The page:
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Car manufacturer: VW confident despite weak start to the year

Car manufacturer: VW confident despite weak start to the year

Volkswagen remains optimistic despite recent sluggish business. Demand is already increasing again, including for electric cars. However, the previous earnings pearl, Audi, is surprisingly becoming a problem child.

After a slow start to the year, the Volkswagen Group expects business to pick up in the coming months. “We expect a significant improvement in the second quarter,” said CFO Arno Antlitz when presenting the balance sheet for the first three months. “A strong March, the solid order situation and the improving order intake in recent months are encouraging.”

Despite the slow start, he was confident that he would achieve the goals he had set for the year as a whole and increase sales, revenue and profit.

In the months January to March, Europe’s largest car manufacturer suffered primarily from weak new business. Sales fell by one percent to almost 75.5 billion euros, and operating profit fell by a fifth to 4.59 billion euros. The bottom line is that the group earned 3.7 billion euros in the three months, one billion less than a year earlier.

The group had already reported an increase of a good three percent in deliveries to end customers in the middle of the month. Sales, which are crucial for sales, fell by two percent to 2.08 million cars. While dealers handed over more cars to customers than a year earlier, the group sold fewer vehicles to these same dealers, which reduced revenue.

New business is slowly picking up again

Above all, the weak new business was causing problems for the group, especially with electric cars. After the state purchase bonus was abolished at the end of 2023, demand here literally collapsed. In the meantime, business with the electric vehicles that are important for VW is picking up again, said Antlitz. “We had a weak January, but February and March were strong.” Compared to the previous year, the number of newly ordered electric vehicles more than doubled in the two months.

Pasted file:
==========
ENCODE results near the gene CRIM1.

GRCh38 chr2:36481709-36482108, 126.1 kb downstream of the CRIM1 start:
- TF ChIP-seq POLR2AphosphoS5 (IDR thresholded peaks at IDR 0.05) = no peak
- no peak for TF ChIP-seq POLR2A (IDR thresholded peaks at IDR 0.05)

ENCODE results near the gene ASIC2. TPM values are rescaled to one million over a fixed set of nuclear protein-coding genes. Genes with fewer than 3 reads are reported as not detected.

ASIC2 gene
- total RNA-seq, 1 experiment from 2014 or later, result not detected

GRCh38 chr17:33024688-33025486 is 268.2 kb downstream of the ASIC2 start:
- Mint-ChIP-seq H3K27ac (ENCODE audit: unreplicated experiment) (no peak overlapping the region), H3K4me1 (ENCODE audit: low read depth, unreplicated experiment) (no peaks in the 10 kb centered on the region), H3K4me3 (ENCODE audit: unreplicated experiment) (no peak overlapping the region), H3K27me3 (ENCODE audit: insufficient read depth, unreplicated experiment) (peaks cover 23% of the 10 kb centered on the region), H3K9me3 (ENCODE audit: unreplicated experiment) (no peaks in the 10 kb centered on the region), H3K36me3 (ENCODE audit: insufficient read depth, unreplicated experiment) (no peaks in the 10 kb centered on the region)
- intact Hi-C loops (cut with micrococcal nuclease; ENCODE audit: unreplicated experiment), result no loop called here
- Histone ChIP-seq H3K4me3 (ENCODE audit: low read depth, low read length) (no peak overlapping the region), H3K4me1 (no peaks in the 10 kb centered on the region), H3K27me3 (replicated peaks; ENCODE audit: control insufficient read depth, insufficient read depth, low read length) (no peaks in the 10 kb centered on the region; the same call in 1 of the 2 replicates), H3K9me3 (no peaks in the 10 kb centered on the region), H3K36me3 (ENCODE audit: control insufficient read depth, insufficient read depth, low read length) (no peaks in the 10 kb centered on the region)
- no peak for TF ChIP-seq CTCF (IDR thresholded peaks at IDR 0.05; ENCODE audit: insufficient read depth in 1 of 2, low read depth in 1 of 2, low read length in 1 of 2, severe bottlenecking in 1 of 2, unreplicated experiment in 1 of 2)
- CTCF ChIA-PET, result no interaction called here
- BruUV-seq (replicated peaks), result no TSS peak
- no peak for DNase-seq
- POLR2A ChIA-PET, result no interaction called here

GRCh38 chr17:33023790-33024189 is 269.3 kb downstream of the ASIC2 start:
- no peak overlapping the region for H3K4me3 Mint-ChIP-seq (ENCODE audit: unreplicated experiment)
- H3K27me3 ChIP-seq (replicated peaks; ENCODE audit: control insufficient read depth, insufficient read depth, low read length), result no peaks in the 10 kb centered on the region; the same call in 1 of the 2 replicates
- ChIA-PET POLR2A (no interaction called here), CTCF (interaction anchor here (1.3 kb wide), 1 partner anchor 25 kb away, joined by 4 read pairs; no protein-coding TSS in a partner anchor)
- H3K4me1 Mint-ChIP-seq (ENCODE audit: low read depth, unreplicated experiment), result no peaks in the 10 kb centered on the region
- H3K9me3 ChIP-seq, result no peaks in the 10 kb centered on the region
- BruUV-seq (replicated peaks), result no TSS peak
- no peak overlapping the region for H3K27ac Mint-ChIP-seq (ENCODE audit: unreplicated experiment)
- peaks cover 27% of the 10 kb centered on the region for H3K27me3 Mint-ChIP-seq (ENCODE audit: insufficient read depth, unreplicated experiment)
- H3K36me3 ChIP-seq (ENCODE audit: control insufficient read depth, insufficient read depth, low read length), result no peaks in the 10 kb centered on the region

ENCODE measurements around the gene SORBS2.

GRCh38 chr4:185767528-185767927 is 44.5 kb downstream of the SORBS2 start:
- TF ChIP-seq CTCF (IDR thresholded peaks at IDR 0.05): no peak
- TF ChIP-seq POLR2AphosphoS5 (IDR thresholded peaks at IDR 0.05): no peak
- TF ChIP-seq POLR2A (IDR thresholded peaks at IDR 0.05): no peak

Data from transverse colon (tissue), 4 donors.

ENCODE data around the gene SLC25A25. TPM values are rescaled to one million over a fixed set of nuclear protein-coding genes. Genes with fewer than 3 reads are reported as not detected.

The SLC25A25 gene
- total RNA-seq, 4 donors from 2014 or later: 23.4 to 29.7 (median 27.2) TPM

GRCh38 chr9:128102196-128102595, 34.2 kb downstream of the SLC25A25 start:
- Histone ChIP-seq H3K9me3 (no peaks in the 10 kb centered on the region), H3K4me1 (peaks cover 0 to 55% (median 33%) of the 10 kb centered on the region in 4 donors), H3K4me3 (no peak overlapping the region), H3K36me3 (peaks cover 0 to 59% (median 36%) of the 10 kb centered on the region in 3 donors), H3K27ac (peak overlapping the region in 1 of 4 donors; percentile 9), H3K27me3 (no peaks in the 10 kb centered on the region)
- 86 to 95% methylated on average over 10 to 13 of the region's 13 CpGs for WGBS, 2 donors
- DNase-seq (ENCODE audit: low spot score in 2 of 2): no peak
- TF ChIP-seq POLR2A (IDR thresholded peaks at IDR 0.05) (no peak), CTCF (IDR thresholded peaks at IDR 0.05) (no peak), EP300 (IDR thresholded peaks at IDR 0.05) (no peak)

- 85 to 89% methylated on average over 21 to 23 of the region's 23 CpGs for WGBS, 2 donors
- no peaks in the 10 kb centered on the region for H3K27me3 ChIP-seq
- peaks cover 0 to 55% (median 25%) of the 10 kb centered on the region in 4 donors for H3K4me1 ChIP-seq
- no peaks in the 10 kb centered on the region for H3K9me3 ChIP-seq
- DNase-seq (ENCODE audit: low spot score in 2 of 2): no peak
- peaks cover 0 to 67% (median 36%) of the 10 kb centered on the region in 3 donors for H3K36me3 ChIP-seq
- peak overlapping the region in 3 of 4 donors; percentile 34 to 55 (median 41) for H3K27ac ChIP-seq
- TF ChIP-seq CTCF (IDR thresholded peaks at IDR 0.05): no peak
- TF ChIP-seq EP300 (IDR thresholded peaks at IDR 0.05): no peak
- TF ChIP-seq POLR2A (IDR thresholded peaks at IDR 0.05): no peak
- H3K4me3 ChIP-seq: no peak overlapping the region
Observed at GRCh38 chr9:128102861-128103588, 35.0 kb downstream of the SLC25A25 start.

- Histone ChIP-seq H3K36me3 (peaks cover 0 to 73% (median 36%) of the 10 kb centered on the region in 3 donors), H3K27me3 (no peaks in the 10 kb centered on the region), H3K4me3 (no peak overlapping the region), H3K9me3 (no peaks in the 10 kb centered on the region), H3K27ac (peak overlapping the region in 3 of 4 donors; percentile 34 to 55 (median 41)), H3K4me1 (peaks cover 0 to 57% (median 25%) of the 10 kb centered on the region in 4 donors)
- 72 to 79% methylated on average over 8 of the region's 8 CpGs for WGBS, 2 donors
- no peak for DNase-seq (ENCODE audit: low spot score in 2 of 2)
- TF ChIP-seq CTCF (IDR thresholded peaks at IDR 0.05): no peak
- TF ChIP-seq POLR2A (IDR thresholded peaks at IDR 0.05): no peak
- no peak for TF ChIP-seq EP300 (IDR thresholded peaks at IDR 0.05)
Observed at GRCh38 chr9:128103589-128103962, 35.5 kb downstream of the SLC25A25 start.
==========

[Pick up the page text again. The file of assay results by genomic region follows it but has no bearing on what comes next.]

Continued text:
Overall, order intake also increased in March, said Antlitz. In the coming months, he expects order numbers to continue to rise, especially for electric cars, thanks to numerous new models such as the Golf facelift and the new Passat. In addition, the order book is still well filled. In Europe alone, the order backlog is 1.1 million vehicles, of which 160,000 are electric cars.

VW needs the electric cars above all to meet the EU’s requirements for CO2 emissions in the fleet. Antlitz was confident that this would be successful this year. And they want to do it next year, too, when the EU tightens the requirements. “2025 will be more challenging,” admitted Antlitz. “But from today’s perspective, we can do that too.”

Audi as the new problem child

The subsidiary Audi, which, alongside Porsche, was previously considered a stable source of income in the group, became a burden in the first quarter. Because there weren’t enough V6 and V8 engines for the high-yield top models, sales and profits collapsed. In terms of return on sales, Audi ended up with only 3.4 percent, far behind the traditionally weak core brand VW, which came in at 3.7 percent.

Antlitz announced that they now want to resolve the engine bottleneck quickly. Audi is in the process of increasing capacity for the large engines and bringing new suppliers on board. An improvement in supply will be seen here in the next few months. “Audi will return to its old strength,” said Antlitz with conviction.

Source: Stern

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